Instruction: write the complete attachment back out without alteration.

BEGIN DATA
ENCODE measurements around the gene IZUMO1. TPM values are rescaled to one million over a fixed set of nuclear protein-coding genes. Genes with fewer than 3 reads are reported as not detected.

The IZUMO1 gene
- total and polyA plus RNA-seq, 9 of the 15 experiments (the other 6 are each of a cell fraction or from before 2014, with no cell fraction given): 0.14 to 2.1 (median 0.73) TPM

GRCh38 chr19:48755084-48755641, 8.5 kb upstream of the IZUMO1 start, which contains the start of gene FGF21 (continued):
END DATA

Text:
ENCODE measurements around the gene IZUMO1. TPM values are rescaled to one million over a fixed set of nuclear protein-coding genes. Genes with fewer than 3 reads are reported as not detected.

The IZUMO1 gene
- total and polyA plus RNA-seq, 9 of the 15 experiments (the other 6 are each of a cell fraction or from before 2014, with no cell fraction given): 0.14 to 2.1 (median 0.73) TPM

GRCh38 chr19:48755084-48755641, 8.5 kb upstream of the IZUMO1 start, which contains the start of gene FGF21 (continued):